While Apple has quietly purchased dozens of companies in the past few years, it's never made a deal as big as this: The firm is rumored to have consummated a $3.2 billion deal to acquire Beats Electronics, the maker of bass-heavy headphones and a fledgling subscription music service. While many are questioning the logic of such a deal, it would give the consumer electronics maker a new opening with a younger crowd that increasingly finds Apple to be uncool.

News of Apple's pending acquisition of Beats first surfaced last Friday in the Financial Times. That report notes that the deal could be announced as soon as this week, and that some niggling details could still cause the deal to fall apart. But a subsequently leaked video, showing Beats cofounder Dr. Dre celebrating his ascension to billionaire status, suggests that he at least believes the deal is on.

So why would Apple buy Beats?

Beats is most famous for its lineup of expensive consumer headphones, which are marketed under the Beats by Dr. Dre brand. Known for their bass-heavy sound, the headphones are generally derided by audio experts, but command Apple-like margins and are extremely successful. Beats also partners with PC and mobile device makers, and even automakers, to provide speaker hardware. And it recently launched Beats Music, a subscription music service that competes with Spotify and other similar services.

Each of the product lines could be of interest to Apple, and Beats Audio is of particular interest as consumer spending shifts from ad hoc music purchases to subscription offerings. And Apple's initial test of this market, with iTunes Radio, has proven unsuccessful.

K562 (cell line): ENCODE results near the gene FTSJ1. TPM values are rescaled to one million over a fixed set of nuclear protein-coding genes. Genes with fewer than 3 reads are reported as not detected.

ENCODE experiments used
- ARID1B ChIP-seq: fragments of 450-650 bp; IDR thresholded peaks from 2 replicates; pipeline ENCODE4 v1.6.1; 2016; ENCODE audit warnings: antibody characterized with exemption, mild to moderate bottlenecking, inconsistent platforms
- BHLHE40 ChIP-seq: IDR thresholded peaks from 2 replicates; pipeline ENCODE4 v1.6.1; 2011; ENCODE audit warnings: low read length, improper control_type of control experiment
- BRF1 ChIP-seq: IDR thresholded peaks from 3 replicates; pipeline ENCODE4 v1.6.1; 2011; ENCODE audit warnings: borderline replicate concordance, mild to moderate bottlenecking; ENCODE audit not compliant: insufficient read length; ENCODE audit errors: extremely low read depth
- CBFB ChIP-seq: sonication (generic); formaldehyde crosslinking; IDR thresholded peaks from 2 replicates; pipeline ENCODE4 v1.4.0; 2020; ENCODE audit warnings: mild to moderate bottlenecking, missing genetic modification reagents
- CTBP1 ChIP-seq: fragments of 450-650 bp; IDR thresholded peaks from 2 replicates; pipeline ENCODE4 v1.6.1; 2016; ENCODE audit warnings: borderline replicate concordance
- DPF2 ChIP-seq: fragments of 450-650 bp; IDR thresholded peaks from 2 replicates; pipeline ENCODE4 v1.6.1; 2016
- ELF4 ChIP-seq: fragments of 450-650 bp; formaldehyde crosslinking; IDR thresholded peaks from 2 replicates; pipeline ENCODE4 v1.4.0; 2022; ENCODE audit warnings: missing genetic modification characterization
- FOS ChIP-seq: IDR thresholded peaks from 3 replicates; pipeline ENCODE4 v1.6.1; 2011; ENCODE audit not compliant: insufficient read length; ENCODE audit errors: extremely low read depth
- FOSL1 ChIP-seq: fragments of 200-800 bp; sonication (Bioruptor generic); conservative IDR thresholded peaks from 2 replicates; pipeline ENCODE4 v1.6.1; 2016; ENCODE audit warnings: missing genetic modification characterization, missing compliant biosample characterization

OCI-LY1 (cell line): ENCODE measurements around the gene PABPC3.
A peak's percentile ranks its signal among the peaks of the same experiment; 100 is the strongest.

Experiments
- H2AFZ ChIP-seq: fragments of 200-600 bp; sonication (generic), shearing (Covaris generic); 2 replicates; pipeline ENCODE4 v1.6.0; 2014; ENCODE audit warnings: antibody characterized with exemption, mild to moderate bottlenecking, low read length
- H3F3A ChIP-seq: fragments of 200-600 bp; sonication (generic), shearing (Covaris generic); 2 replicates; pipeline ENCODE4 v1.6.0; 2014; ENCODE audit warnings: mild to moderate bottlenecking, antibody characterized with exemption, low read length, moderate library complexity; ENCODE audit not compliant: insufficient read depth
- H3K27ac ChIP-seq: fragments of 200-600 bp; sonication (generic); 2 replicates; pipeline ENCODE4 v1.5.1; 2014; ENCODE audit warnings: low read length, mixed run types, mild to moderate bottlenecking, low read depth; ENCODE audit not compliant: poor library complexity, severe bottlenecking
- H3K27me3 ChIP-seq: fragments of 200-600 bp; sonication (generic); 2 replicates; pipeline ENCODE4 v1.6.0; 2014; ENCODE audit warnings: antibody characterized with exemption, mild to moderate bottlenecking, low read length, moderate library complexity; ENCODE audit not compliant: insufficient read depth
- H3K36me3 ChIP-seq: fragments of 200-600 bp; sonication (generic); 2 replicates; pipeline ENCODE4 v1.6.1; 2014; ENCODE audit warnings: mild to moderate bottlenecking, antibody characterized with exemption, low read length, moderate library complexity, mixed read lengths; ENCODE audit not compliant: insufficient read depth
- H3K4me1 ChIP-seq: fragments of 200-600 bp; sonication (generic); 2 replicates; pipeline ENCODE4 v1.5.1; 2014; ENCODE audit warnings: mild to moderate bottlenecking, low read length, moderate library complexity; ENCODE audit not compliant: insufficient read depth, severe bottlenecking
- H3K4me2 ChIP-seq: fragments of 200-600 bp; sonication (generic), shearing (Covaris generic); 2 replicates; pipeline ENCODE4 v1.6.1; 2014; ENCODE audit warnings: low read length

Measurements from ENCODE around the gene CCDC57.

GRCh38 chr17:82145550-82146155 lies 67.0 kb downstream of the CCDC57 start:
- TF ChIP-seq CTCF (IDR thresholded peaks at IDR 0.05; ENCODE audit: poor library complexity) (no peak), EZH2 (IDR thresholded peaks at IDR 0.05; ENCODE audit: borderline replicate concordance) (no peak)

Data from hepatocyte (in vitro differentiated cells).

Beats Music is interesting on a number of levels, but it differentiates itself from the competition in a number of ways. Most important is the human element: Rather than rely on algorithm-based music matching—software that makes a music playlist of songs that are similar to a song the listener says they enjoy—Beats employs real music experts to create carefully curated playlists that are updated and expanded regularly. It's the type of white glove service that would fit naturally within Apple's luxury brands.

But Apple may be most interested in Beats' co-founders, particularly Jimmy Iovine, who also serves as the chairman of Interscope Geffen A&M Records. Considered a legend in the music business, Iovine could jumpstart Apple's music efforts at a time when its core businesses are slowing dramatically with nothing truly new to pick up the slack.

And who knows? Maybe the next iPod will be a pair of headphones.